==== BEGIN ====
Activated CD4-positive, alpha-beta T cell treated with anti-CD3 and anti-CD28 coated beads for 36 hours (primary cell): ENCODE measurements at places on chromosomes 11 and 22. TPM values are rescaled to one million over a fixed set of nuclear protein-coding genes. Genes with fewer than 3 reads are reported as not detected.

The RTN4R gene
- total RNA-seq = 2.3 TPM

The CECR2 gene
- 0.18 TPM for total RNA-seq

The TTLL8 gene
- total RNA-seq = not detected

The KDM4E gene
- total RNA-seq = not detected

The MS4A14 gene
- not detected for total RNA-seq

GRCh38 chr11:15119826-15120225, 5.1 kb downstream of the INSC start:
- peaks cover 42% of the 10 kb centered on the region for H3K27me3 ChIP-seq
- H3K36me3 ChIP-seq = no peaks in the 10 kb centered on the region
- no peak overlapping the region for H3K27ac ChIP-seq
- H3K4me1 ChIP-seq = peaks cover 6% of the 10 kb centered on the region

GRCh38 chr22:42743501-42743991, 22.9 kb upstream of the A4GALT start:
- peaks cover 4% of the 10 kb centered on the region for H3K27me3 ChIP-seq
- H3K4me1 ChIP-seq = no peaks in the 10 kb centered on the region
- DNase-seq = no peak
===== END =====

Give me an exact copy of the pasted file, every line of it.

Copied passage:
Activated CD4-positive, alpha-beta T cell treated with anti-CD3 and anti-CD28 coated beads for 36 hours (primary cell): ENCODE measurements at places on chromosomes 11 and 22. TPM values are rescaled to one million over a fixed set of nuclear protein-coding genes. Genes with fewer than 3 reads are reported as not detected.

The RTN4R gene
- total RNA-seq = 2.3 TPM

The CECR2 gene
- 0.18 TPM for total RNA-seq

The TTLL8 gene
- total RNA-seq = not detected

The KDM4E gene
- total RNA-seq = not detected

The MS4A14 gene
- not detected for total RNA-seq

GRCh38 chr11:15119826-15120225, 5.1 kb downstream of the INSC start:
- peaks cover 42% of the 10 kb centered on the region for H3K27me3 ChIP-seq
- H3K36me3 ChIP-seq = no peaks in the 10 kb centered on the region
- no peak overlapping the region for H3K27ac ChIP-seq
- H3K4me1 ChIP-seq = peaks cover 6% of the 10 kb centered on the region

GRCh38 chr22:42743501-42743991, 22.9 kb upstream of the A4GALT start:
- peaks cover 4% of the 10 kb centered on the region for H3K27me3 ChIP-seq
- H3K4me1 ChIP-seq = no peaks in the 10 kb centered on the region
- DNase-seq = no peak